With the pocketbooks of millions of customers at stake, Netflix and Blockbuster are going head-to-head in court. The issue is whether the new Netflix patent, issued on Tuesday, covers Blockbuster’s online business model. Netflix is no stranger to litigation, having settled a class action lawsuit for allegedly punishing high volume users, by sending them less popular movies, something which led me to cancel my own membership several years ago.
One particularly interesting aspect of the case is Netflix’s selective enforcement of the patent against Blockbuster, when other entities seem to be doing the same thing. Blockbuster has already attempted to spin the lawsuit as confirmation of Netflix’s fear of Blockbuster’s potential dominance of the market. A more likely explanation might be that all the press surrounding the lawsuit may benefit both companies more than the litigation costs, which are shaping up to be astronomical.
The stakes involved are large enough to spell the beginning of the end for either online operation. If Netflix were to succeed, the royalties owed by Blockbuster could be devastating; especially if the judge were to treble the damages and award attorney fees as allowed under the patent statute. If Blockbuster were to succeed, Netflix customers, disgruntled over being previously “throttled” at the hands of Netflix, may seek less costly, more responsive providers that will surely emerge once the threat of patent infringement has passed.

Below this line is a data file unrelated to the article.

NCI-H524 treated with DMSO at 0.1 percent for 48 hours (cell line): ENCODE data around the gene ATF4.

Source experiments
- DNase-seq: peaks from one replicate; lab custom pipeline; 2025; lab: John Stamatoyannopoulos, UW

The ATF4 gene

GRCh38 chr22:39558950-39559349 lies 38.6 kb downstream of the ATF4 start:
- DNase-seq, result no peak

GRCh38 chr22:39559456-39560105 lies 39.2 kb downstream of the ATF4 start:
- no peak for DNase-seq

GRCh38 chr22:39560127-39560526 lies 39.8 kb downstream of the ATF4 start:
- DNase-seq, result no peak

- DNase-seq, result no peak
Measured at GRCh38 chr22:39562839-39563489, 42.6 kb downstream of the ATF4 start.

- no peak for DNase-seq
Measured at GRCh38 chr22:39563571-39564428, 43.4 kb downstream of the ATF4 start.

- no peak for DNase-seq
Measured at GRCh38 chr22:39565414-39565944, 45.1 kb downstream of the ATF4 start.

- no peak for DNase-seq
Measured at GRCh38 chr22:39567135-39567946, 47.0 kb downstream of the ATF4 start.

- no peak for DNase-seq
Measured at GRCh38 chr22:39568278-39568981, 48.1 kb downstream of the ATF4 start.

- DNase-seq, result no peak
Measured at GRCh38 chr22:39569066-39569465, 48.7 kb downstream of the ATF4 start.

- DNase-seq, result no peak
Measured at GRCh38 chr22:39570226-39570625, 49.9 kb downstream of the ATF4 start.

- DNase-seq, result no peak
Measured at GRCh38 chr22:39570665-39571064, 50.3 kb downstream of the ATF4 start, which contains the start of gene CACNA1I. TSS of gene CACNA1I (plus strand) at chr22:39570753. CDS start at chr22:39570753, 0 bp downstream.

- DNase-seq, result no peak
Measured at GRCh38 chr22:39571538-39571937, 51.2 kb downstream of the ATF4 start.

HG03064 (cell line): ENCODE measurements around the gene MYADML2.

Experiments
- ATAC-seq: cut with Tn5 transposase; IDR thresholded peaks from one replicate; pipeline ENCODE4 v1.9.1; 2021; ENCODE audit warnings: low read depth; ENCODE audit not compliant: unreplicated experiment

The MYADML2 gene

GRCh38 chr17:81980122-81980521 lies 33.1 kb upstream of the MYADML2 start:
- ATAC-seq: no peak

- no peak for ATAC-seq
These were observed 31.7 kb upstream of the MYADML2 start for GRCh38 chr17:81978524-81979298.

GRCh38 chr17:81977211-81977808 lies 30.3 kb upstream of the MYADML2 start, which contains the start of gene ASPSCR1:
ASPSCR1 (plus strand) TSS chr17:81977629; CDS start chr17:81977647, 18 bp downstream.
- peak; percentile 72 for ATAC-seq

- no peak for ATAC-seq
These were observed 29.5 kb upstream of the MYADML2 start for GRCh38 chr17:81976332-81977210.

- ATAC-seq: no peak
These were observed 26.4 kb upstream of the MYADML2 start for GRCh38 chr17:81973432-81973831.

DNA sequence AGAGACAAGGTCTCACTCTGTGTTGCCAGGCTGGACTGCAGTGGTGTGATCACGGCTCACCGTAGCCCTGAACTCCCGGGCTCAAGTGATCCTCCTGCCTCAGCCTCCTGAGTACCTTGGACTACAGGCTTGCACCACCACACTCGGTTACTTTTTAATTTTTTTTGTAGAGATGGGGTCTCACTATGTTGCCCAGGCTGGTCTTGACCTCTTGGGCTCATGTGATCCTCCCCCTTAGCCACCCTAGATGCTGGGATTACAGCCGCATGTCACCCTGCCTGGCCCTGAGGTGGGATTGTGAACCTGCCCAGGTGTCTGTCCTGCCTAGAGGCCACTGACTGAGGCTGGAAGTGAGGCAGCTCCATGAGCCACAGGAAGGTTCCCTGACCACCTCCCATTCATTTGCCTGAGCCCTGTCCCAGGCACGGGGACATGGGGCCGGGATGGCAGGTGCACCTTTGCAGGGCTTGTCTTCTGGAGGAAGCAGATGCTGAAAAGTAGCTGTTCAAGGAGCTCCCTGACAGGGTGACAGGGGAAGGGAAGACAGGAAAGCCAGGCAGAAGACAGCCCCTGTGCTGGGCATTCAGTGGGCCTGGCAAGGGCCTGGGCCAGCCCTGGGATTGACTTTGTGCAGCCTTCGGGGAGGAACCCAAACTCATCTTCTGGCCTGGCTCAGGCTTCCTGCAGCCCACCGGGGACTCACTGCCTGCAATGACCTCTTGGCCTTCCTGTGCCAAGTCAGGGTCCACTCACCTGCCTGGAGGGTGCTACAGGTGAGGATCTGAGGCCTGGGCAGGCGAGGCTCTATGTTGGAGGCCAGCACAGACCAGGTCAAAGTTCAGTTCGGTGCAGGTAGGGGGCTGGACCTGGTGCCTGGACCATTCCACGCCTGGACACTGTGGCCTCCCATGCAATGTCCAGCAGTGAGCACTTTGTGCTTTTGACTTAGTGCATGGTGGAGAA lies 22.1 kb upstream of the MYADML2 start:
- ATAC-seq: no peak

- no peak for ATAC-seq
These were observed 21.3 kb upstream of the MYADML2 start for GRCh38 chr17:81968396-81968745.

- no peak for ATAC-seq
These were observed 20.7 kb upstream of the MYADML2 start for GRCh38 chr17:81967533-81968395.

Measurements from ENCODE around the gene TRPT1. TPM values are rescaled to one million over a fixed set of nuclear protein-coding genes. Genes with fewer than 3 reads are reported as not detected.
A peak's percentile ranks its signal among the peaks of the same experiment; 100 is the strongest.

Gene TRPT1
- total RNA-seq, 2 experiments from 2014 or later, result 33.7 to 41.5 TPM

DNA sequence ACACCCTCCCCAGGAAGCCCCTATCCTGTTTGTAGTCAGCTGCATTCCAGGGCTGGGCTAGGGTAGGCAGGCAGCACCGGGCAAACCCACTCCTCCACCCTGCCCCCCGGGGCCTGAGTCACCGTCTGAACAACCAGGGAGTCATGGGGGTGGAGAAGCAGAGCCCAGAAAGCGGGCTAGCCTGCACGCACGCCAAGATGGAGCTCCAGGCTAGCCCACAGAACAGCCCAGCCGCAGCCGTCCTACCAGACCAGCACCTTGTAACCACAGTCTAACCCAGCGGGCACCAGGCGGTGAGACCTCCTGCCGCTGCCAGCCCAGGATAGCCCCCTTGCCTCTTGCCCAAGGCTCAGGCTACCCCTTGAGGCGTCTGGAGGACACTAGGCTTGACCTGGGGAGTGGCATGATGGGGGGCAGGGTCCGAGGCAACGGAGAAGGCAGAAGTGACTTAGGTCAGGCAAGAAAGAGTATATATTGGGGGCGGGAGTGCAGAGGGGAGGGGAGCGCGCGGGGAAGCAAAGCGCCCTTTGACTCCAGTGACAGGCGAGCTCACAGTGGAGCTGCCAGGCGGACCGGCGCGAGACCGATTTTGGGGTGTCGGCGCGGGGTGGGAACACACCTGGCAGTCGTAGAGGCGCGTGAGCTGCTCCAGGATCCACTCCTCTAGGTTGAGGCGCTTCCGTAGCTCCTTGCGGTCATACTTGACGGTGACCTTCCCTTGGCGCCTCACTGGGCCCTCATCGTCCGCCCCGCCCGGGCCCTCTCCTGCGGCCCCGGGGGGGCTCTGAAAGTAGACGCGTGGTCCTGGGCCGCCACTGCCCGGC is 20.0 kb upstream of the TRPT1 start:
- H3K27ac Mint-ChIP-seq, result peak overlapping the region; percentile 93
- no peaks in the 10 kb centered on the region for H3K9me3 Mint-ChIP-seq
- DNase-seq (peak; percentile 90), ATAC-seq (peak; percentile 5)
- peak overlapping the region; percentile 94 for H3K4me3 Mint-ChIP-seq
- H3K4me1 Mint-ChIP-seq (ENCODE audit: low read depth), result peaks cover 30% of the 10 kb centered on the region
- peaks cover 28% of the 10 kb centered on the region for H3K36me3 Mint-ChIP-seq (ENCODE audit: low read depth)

My hope is that this lawsuit will be a lightning rod for issues pertaining to online “business method” patents. My fear is that the lawsuit is merely a relatively cheap marketing tactic by both companies. The pessimist in me predicts that the suit will settle once litigation costs threaten to overshadow the marketing value.